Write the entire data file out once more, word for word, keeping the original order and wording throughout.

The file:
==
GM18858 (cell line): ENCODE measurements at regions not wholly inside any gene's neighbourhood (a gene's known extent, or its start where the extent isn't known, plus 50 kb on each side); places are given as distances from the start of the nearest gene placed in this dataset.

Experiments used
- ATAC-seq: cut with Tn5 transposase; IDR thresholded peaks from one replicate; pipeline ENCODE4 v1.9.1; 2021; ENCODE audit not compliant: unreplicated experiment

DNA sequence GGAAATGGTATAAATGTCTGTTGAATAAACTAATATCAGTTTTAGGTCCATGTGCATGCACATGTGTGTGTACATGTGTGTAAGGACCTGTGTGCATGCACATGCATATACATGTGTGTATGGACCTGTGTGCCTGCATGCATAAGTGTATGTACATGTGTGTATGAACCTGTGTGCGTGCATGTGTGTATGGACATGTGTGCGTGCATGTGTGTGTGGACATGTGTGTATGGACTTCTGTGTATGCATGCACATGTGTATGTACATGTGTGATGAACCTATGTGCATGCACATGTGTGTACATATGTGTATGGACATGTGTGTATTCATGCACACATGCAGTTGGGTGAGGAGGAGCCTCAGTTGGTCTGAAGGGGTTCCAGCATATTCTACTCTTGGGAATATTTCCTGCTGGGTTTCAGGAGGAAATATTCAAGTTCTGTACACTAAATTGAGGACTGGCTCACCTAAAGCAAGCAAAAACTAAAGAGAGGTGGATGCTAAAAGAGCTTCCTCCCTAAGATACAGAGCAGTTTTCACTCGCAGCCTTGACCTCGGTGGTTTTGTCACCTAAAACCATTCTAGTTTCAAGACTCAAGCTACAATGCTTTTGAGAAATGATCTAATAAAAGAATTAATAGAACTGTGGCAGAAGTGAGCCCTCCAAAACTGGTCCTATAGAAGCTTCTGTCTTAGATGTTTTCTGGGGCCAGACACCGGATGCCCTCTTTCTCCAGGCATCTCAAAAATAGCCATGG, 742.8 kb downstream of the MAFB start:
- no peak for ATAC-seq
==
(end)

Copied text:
GM18858 (cell line): ENCODE measurements at regions not wholly inside any gene's neighbourhood (a gene's known extent, or its start where the extent isn't known, plus 50 kb on each side); places are given as distances from the start of the nearest gene placed in this dataset.

Experiments used
- ATAC-seq: cut with Tn5 transposase; IDR thresholded peaks from one replicate; pipeline ENCODE4 v1.9.1; 2021; ENCODE audit not compliant: unreplicated experiment

DNA sequence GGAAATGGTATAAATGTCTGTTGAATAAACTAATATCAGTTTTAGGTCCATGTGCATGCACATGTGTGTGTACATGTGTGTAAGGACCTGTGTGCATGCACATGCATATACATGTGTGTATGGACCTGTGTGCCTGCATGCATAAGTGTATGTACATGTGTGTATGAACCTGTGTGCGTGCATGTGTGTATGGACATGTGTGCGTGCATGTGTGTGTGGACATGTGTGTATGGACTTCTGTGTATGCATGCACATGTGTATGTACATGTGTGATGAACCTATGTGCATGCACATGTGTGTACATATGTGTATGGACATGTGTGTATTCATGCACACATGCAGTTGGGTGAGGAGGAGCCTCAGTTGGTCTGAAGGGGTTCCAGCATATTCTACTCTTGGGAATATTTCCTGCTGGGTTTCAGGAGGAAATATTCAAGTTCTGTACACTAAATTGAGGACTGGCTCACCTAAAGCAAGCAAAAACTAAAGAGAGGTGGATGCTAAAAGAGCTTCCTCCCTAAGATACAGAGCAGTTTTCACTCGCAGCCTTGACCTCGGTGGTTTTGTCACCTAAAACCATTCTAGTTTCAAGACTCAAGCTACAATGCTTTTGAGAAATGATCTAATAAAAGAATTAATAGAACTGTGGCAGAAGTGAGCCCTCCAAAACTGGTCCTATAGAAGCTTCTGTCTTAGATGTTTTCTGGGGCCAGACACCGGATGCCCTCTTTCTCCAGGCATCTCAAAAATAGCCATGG, 742.8 kb downstream of the MAFB start:
- no peak for ATAC-seq